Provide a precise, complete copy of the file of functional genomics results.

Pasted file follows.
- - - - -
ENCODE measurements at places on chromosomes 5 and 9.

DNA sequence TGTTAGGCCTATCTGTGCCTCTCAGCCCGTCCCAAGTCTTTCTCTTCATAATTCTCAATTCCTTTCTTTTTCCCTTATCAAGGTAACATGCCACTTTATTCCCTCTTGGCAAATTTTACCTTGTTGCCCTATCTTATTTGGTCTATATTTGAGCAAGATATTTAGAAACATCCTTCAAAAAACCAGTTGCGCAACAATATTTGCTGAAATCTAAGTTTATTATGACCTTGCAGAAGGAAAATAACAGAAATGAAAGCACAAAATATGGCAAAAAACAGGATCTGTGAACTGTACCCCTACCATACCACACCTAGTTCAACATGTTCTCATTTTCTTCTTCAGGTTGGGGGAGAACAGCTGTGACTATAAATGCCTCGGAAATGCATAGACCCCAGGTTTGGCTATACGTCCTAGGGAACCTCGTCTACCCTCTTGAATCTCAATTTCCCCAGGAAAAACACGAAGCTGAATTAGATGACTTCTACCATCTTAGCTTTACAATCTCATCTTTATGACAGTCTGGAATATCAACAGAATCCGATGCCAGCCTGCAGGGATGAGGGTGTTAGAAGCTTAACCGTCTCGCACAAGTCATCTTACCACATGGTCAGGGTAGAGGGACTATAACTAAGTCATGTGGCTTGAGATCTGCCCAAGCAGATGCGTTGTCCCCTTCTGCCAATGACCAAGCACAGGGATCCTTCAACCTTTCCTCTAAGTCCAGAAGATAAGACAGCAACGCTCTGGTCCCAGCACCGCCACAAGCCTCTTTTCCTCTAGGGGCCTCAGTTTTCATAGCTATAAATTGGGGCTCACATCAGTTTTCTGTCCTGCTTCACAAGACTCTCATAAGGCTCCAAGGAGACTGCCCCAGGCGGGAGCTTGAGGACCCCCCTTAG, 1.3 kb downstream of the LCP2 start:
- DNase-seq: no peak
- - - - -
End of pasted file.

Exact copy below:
ENCODE measurements at places on chromosomes 5 and 9.

DNA sequence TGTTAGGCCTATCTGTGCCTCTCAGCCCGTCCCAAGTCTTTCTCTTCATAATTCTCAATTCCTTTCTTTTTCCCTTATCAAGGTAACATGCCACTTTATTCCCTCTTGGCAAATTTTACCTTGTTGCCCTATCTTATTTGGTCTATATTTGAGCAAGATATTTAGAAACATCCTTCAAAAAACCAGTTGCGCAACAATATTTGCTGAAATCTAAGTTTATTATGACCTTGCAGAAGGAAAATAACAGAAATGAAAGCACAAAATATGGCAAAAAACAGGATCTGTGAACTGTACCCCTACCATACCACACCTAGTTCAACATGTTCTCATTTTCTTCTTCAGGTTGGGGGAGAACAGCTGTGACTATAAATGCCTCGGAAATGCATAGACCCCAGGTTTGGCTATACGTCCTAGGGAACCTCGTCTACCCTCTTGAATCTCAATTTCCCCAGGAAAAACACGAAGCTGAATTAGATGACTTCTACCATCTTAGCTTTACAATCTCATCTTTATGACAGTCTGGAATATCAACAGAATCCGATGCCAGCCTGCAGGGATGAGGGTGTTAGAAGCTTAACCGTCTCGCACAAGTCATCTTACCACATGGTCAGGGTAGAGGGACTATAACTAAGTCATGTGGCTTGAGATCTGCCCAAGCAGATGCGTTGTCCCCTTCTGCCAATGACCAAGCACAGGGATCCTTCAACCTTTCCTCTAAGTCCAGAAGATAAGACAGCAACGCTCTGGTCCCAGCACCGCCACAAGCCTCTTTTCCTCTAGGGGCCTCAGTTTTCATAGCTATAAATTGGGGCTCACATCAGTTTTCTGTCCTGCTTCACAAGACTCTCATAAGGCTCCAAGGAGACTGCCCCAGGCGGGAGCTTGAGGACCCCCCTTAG, 1.3 kb downstream of the LCP2 start:
- DNase-seq: no peak